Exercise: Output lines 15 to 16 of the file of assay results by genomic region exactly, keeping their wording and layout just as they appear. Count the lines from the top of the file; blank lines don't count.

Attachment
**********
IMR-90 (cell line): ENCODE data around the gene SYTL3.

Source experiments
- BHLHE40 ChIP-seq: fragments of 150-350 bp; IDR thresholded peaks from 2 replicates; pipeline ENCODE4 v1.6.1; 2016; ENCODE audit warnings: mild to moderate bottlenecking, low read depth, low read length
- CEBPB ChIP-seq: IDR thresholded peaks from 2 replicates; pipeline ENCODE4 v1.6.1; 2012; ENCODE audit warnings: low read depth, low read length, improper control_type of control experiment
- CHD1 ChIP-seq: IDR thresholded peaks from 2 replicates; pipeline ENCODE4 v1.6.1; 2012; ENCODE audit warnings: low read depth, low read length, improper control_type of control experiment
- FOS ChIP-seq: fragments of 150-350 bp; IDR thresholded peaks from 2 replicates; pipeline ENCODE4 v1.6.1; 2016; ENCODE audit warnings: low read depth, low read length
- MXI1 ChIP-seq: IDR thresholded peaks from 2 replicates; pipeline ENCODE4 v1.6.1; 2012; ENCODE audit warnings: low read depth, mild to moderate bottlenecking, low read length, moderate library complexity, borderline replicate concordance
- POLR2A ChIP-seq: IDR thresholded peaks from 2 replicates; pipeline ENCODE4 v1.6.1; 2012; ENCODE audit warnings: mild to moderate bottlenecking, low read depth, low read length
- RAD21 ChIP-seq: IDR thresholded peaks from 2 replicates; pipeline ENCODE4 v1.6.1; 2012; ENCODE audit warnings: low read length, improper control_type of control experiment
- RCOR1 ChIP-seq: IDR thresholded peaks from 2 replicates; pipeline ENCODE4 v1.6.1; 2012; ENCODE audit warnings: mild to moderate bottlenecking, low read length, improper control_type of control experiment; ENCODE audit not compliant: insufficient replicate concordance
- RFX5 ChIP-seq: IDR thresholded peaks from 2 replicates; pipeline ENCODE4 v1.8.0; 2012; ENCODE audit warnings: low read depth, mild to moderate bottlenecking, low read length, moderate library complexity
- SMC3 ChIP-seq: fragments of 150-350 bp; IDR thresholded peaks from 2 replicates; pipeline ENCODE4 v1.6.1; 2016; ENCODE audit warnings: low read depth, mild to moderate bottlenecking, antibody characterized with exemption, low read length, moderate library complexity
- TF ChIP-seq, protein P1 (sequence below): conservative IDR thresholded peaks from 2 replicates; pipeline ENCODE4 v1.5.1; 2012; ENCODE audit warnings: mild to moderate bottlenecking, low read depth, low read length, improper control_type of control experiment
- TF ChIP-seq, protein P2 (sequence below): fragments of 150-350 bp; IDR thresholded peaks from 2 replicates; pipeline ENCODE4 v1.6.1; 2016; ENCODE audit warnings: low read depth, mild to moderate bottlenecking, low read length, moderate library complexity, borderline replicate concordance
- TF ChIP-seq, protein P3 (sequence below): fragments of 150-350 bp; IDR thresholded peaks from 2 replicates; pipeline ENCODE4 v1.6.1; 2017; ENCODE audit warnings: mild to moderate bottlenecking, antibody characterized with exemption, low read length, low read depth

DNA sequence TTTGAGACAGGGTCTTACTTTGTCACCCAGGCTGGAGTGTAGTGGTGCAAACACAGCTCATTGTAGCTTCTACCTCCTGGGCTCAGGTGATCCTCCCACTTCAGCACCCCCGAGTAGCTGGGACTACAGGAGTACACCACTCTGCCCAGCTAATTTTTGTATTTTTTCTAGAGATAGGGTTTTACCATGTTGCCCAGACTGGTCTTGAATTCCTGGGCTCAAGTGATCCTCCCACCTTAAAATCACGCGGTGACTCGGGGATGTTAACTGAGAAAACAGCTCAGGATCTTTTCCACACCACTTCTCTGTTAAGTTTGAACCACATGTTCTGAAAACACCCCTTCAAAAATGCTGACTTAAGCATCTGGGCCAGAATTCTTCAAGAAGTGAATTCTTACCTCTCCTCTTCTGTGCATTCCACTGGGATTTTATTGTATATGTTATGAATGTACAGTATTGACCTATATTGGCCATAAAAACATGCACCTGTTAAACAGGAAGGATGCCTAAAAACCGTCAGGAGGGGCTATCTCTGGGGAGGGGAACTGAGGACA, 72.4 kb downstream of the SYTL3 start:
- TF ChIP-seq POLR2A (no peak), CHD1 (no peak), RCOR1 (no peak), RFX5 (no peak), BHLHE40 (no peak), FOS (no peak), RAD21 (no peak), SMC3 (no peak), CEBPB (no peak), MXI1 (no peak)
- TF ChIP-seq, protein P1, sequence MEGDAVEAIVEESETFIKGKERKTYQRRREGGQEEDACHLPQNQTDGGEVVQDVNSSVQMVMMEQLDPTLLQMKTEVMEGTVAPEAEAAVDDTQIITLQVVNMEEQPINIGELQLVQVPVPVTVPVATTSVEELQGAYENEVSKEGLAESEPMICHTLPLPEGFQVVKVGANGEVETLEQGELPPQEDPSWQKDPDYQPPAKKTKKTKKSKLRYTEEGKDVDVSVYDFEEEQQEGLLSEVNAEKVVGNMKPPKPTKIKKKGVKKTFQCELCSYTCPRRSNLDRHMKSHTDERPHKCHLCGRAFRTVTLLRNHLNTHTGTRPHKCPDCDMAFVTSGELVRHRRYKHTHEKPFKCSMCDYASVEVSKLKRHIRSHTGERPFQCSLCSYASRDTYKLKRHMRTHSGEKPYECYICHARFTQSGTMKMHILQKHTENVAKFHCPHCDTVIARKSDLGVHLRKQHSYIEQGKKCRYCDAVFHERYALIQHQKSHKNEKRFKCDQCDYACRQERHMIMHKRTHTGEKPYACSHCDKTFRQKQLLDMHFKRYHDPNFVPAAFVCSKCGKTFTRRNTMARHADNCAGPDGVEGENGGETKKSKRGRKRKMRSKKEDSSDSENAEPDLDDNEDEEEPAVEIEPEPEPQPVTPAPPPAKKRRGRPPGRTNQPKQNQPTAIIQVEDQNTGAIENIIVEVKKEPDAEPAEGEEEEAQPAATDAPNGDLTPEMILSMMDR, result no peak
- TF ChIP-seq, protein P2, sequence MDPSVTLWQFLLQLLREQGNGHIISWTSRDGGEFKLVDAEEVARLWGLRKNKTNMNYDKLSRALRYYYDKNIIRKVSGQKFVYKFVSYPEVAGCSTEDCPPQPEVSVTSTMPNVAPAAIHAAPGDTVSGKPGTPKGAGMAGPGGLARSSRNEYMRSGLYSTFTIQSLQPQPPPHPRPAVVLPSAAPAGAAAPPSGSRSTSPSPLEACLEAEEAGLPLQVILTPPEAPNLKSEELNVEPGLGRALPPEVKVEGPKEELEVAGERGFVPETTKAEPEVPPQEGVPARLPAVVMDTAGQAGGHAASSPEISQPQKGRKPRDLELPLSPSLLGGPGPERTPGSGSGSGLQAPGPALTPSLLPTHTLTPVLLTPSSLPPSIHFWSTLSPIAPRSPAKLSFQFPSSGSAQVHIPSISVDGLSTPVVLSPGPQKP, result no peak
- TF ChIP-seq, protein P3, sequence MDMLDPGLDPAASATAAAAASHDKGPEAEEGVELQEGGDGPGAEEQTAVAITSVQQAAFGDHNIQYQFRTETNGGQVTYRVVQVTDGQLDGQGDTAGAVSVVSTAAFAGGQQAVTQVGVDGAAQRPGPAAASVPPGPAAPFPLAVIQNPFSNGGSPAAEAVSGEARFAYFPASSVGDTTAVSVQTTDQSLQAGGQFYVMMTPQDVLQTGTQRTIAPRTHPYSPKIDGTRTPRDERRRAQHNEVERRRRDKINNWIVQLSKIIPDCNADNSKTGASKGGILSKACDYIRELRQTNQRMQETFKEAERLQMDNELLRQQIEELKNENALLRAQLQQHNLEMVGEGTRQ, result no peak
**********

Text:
- TF ChIP-seq, protein P3 (sequence below): fragments of 150-350 bp; IDR thresholded peaks from 2 replicates; pipeline ENCODE4 v1.6.1; 2017; ENCODE audit warnings: mild to moderate bottlenecking, antibody characterized with exemption, low read length, low read depth

DNA sequence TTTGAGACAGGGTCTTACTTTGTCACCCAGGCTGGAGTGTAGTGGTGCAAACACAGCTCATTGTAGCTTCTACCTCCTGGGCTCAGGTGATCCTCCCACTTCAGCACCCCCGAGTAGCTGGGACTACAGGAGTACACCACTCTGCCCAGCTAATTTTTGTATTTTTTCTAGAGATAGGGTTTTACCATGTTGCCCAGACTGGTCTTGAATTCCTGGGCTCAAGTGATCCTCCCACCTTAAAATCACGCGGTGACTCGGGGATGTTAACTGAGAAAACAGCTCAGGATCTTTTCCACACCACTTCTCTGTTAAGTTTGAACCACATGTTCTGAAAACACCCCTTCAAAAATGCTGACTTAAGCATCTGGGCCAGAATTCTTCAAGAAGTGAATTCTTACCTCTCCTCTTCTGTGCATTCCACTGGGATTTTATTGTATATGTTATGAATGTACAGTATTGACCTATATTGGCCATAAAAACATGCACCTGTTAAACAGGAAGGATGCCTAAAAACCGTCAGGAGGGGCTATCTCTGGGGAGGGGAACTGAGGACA, 72.4 kb downstream of the SYTL3 start: